Professor Lotfi Zadeh sent the following message today to his discussion list (BISC):
How is fuzzy logic doing? A significant measure is the number of publications with "fuzzy" in title (annually). My administrative assistant, Ixel Chavez, has compiled the information which follows. Comments are welcome.

    Regards,

    Lotfi






 Annual number of publications with "fuzzy" in title (
Google Scholar)1993: 5,030
1994: 5,700
1995: 6,340
1996: 6,620
1997: 6,810
1998: 7,130
1999: 7,650
2000: 7,620
2001: 8,260
2002: 8,650
2003: 9,240
2004: 10,900
2005: 12,300
2006: 13,900
2007: 14,800
2008: 16,000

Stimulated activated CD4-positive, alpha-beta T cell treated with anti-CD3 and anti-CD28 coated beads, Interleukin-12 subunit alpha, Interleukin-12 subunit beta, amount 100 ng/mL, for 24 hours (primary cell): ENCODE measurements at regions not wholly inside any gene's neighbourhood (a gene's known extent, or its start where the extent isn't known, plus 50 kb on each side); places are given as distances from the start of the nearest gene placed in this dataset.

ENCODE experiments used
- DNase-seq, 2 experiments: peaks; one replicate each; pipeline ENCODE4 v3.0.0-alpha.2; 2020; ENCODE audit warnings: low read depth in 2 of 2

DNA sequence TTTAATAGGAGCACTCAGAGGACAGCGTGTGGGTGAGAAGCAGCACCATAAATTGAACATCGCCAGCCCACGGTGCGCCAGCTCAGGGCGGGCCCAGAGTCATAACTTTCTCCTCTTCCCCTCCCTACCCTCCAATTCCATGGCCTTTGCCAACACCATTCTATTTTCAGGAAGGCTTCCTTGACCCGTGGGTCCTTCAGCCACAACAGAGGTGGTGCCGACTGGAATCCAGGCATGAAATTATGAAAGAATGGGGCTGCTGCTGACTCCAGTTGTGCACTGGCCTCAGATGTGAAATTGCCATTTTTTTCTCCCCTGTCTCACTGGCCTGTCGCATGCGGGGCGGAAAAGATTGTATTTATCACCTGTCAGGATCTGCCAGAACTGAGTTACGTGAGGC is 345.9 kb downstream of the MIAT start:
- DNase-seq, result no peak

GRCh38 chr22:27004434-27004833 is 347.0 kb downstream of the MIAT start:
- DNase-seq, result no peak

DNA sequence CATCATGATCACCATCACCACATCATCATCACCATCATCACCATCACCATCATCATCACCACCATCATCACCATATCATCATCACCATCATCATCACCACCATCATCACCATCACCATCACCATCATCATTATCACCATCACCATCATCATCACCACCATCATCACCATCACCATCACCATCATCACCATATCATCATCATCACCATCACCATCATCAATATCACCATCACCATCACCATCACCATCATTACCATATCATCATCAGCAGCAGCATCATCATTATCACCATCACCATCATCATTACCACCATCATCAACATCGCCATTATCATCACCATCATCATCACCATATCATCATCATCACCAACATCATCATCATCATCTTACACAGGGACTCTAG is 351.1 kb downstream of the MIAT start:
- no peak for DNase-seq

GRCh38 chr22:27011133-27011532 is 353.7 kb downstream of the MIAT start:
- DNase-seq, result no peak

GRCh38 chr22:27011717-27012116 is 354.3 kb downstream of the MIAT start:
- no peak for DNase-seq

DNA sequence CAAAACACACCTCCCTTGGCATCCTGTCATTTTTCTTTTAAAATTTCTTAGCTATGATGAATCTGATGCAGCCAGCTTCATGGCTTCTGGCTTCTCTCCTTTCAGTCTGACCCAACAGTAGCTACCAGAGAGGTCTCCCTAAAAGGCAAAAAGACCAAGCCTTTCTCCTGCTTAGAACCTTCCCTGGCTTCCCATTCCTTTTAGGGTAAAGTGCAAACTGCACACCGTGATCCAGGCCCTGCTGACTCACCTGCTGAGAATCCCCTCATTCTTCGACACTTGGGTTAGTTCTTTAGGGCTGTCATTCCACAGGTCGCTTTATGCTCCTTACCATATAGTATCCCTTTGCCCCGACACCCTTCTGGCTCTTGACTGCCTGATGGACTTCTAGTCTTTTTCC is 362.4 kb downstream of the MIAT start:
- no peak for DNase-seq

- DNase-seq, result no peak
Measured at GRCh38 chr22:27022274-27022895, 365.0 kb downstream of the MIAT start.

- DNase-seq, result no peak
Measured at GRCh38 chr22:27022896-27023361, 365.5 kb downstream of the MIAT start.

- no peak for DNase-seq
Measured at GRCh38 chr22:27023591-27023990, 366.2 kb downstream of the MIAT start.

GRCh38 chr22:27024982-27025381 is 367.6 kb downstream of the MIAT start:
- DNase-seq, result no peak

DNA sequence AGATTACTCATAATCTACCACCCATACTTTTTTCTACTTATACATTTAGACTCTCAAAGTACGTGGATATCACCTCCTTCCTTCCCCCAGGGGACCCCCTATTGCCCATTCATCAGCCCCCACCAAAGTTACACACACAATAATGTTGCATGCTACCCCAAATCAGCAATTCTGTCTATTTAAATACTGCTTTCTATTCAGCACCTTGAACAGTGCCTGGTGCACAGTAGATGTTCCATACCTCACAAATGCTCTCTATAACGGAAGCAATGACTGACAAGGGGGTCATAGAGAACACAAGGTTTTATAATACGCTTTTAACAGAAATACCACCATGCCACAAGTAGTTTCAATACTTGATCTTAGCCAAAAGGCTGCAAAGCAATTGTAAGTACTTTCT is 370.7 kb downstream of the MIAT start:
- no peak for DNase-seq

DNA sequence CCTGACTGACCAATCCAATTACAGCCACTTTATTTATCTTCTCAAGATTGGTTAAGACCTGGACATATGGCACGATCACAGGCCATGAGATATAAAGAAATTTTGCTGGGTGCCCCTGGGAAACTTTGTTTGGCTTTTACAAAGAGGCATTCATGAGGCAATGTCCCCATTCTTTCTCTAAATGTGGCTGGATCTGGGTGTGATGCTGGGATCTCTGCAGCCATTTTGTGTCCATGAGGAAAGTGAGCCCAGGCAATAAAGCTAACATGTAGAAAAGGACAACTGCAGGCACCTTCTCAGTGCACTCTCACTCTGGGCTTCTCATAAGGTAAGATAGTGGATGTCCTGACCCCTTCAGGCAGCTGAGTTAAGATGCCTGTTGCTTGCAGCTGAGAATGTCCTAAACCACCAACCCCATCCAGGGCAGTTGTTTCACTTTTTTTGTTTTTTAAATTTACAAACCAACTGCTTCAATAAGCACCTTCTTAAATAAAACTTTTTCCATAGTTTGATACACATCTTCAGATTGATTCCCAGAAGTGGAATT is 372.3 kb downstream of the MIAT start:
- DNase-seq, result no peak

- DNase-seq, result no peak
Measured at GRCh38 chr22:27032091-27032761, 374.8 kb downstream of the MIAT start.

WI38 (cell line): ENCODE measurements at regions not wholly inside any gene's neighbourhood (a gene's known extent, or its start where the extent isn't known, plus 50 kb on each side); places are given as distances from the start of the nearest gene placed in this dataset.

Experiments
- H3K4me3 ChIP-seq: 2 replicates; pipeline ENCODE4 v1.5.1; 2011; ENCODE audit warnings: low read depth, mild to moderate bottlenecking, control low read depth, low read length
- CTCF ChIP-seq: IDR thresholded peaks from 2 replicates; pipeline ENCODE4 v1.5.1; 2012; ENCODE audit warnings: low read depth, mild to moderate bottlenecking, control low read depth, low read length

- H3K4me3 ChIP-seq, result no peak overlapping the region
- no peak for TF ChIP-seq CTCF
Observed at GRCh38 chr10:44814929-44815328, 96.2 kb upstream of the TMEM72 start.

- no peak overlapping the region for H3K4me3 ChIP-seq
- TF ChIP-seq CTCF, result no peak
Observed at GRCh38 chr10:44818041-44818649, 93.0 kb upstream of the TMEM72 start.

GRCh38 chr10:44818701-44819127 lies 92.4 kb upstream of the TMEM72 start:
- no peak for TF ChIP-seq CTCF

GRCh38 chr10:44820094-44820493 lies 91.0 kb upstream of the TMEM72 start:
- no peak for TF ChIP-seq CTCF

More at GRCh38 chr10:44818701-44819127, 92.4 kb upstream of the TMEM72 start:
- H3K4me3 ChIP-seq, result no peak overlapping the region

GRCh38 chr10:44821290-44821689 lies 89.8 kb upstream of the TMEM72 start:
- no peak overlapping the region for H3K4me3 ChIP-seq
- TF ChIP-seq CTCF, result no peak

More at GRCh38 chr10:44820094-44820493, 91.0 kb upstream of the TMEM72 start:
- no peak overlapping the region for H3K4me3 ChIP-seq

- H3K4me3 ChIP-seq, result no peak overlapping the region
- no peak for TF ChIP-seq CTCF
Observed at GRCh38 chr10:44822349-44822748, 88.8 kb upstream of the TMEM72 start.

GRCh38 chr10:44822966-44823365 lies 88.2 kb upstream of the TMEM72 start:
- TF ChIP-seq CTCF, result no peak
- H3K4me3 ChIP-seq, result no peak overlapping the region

2009: 17,900
2010: 18,700
2011: 18,900
2012: 18,700
2013: 17,000

Total: 238,150 (20 year total)



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Monday, April 28, 2014

Wednesday, April 23, 2014

Michigan - Sufficiency of Evidence; Inference on Inference


People v. LaFountain, 495 Mich. 968 (March 28, 2014):

In this case, defendant only disputes whether there was sufficient evidence to support the jury's finding that her operation of a methamphetamine laboratory “involve[d] the possession, placement, or use of a firearm.” ... Contrary to the dissent's suggestion, there is absolutely nothing wrong with “conviction[s] built on inferences derived from circumstantial evidence ....” People v. Hardiman, 466 Mich. 417, 430, 646 N.W.2d 158 (2002). Indeed, it is important for appellate courts to remember that “[i]t is for the trier of fact, not the appellate court, to determine what inferences may be fairly drawn from the evidence and to determine the weight to be accorded those inferences.” Id. at 428, 646 N.W.2d 15.

Judge Viviano, joined by Cavanah and McCormack, dissenting: